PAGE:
WASHINGTON—Generous unemployment benefits put in place by the CARES Act and subsequent relief packages to respond to pandemic-related joblessness have become an easy target for identity thieves and other criminals. Most states have been hit by fraud committed on a vast scale, mainly by international organized crime rings.
In March, the Labor Department inspector general’s office estimated that more than $63 billion in unemployment benefits had been paid out improperly through fraud or errors since the beginning of the pandemic.
Rep. Jackie Walorski (R-Ind.) called it “a frightening number” that exceeds “the entire budget of the Department of Homeland Security.”
During a virtual roundtable that she hosted on May 10 with state leaders, employers, and fraud victims, Walorski said that “criminal organizations, including international cybercrime rings, prison inmates, and opportunistic foreign actors are using stolen identities to falsely claim unemployment benefits.”
In the state of Indiana, for example, nearly 1.3 million claims have been processed for unemployment, and roughly 15 percent of these claims “have been flagged for fraud indicators,” according to Walorski.
Claims for unemployment benefits have surged since the pandemic lockdowns began. Most states have been struggling to keep up with a record volume of claims due to their outdated systems. In addition, they’re not equipped to deal with large fraud attacks, particularly the ones coming from overseas.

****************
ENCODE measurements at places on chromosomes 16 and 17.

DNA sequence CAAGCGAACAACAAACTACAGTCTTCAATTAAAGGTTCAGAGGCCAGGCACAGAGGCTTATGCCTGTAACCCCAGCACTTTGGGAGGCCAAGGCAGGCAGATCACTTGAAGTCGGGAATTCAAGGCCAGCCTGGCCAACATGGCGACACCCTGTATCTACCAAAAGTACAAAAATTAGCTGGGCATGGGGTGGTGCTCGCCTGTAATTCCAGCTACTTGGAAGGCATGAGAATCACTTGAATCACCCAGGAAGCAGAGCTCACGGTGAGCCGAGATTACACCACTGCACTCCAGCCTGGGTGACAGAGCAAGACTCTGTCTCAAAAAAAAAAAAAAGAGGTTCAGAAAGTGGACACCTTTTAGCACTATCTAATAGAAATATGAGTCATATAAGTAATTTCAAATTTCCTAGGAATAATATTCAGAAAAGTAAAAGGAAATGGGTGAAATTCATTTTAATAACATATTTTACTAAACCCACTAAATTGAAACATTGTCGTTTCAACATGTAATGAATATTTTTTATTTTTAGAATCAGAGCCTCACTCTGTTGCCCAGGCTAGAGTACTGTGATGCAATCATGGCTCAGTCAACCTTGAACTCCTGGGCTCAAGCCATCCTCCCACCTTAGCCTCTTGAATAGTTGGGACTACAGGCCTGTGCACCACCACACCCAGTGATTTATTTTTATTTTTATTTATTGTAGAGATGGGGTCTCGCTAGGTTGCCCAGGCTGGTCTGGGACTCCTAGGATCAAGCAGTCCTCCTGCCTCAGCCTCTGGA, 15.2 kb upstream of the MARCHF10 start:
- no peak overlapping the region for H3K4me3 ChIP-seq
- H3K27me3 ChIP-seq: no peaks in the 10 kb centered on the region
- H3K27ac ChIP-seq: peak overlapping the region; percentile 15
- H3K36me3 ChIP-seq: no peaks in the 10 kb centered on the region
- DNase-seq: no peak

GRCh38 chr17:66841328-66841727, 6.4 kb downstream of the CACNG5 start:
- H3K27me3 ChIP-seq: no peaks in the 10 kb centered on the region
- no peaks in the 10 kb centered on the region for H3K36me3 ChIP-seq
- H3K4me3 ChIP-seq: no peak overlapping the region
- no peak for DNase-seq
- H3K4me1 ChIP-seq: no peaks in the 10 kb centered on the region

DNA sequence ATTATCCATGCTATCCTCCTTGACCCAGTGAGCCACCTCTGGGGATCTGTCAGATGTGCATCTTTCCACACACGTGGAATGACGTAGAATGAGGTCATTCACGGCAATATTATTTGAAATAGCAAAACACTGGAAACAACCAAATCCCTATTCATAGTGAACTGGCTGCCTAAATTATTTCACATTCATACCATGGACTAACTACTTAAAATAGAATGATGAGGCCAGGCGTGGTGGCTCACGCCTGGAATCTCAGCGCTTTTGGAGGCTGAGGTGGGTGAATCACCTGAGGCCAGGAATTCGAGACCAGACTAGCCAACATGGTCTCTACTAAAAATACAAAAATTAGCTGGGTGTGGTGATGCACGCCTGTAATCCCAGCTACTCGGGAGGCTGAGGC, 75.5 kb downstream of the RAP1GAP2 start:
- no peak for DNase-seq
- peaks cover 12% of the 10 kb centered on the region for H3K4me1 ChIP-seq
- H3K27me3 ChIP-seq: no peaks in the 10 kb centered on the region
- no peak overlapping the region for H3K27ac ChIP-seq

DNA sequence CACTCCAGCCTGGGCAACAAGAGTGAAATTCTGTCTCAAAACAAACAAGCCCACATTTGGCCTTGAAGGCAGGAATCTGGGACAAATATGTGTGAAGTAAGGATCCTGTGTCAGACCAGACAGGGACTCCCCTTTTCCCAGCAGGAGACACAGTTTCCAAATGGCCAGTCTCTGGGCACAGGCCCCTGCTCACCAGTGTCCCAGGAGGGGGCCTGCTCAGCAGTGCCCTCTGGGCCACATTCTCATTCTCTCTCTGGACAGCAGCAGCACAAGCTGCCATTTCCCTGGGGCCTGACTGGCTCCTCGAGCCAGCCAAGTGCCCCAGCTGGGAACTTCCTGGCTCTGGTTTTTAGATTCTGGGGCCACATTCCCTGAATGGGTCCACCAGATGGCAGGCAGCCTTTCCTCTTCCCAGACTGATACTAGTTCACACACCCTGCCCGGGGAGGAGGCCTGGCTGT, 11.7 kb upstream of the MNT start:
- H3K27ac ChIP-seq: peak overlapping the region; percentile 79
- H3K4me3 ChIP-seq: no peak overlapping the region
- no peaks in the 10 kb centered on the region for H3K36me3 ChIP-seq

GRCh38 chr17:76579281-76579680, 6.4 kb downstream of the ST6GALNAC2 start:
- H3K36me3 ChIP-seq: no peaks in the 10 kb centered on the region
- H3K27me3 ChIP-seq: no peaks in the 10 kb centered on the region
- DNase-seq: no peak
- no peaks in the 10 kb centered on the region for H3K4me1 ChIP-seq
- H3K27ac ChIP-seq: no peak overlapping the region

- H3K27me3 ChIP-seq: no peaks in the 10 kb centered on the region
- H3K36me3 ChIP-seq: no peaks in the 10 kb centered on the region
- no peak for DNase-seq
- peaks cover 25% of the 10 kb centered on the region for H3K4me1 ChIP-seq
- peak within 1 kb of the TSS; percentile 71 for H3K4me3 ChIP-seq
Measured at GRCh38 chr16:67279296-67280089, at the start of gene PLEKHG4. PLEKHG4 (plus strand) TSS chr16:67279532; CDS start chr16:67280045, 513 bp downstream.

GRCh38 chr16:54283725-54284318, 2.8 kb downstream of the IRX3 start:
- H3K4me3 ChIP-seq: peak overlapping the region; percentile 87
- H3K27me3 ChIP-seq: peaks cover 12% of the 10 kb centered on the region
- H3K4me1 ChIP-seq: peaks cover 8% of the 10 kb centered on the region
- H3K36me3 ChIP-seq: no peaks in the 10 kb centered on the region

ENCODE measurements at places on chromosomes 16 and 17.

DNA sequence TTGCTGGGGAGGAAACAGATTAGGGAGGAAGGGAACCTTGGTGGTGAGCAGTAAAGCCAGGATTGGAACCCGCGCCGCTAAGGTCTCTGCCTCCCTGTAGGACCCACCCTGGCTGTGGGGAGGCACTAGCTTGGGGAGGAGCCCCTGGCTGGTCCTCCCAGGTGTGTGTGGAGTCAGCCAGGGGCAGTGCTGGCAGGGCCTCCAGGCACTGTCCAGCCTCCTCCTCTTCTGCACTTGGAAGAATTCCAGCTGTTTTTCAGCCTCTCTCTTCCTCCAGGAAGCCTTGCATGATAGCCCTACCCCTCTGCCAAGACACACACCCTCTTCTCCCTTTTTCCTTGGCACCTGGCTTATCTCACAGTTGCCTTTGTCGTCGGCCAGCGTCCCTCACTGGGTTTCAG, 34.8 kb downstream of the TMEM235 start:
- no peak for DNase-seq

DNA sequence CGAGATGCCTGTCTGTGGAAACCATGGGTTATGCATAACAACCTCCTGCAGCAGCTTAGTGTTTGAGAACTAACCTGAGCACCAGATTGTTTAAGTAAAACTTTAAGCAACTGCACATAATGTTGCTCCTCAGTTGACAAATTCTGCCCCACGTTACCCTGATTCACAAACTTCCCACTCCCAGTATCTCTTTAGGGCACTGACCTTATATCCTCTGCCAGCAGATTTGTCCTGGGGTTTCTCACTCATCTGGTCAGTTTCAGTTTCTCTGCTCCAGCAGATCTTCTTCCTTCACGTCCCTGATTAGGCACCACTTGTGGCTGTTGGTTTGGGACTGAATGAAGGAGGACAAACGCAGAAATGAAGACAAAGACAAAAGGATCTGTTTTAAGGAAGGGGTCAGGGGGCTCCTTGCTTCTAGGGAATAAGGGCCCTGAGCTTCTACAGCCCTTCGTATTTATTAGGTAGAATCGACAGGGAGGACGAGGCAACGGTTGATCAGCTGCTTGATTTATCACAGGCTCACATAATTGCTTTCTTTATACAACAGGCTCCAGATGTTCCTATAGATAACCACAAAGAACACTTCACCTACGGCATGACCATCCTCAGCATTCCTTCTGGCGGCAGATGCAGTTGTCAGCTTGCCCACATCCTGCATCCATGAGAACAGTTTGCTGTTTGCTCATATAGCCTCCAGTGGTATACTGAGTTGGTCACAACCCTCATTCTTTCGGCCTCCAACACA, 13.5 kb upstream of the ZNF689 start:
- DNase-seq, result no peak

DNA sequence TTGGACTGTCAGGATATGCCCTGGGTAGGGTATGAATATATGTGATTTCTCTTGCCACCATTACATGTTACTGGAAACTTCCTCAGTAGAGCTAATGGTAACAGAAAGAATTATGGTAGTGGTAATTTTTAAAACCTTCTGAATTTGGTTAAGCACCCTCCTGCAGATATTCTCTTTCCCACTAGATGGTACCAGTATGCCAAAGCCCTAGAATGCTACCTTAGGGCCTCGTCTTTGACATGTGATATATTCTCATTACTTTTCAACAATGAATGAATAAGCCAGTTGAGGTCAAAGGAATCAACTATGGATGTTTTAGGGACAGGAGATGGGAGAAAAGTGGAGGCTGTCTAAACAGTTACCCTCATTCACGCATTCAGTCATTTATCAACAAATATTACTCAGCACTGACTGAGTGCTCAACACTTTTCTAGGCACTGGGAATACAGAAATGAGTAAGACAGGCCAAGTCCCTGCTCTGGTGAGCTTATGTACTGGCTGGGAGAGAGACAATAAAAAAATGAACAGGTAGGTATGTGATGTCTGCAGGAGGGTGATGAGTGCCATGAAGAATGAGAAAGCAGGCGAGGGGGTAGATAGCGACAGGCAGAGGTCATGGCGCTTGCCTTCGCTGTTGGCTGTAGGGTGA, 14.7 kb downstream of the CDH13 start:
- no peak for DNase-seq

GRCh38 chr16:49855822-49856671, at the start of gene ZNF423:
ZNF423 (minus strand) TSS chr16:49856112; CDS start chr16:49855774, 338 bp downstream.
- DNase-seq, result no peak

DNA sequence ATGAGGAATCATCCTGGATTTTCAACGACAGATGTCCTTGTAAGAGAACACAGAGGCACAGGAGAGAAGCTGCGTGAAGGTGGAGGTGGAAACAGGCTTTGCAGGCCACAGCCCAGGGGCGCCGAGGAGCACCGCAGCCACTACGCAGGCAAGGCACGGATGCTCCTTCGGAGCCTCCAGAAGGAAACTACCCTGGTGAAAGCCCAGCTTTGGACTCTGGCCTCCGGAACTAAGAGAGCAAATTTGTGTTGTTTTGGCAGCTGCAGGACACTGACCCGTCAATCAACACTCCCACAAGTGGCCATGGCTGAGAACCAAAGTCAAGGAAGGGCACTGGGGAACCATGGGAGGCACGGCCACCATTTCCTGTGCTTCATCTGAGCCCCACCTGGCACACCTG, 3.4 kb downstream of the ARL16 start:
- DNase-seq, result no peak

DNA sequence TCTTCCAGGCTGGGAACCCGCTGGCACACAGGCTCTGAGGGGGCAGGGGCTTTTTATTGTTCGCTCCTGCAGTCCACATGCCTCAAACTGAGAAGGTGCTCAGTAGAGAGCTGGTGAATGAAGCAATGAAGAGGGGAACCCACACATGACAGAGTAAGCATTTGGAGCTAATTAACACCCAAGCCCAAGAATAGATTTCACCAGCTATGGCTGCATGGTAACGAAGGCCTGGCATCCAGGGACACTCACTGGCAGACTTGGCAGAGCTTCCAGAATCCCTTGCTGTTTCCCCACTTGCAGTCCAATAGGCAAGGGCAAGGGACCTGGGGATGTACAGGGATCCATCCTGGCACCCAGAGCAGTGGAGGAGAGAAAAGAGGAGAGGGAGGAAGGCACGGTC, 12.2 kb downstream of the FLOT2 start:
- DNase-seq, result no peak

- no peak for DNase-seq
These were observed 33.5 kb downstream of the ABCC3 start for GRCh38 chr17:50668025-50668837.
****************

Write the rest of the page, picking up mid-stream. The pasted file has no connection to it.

States have to put new technologies in place, according to experts, so they can stop the fraud before it happens, rather than try to chase it down and claw it back.
“After the CARES Act was passed, the unemployment insurance system became a rich target in a way that it had never been previously,” Amy Simon, deputy assistant secretary at the Department of Labor under the Trump administration, said at the roundtable.
“Many states were unprepared to defend themselves against organized crime, against credential stuffing.”
At the Labor Department, Simon was working on the frontlines of the department’s “daily inundation of both claims and fraud.” Last month, Simon herself became one of the fraud victims when she got a text message showing that she had filed an application for unemployment insurance in a state that she hadn’t lived in for years.
“It was an unsettling reality to accept that not only had I watched fraud unfold on the macro stage, it was now impacting my life directly,” she said. The same day, the state’s initial claim application portal was shut down due to the volume of fraudulent attacks.
Experts note that the total amount of fraud nationwide could be significantly higher than estimated by the Labor Department, with the amount being anywhere between $200 and $300 billion.
Many Americans have been affected by this fraud. Those who have had their ID stolen can’t apply for benefits, they instead have to wait until the matter is resolved.
Speaking at the roundtable, Doug Swetnam, section chief for the data privacy and ID theft unit for the Indiana Attorney General’s Office, said that his unit saw a 1,500 percent increase in identity theft in 2020 and is on track to set a new record for 2021.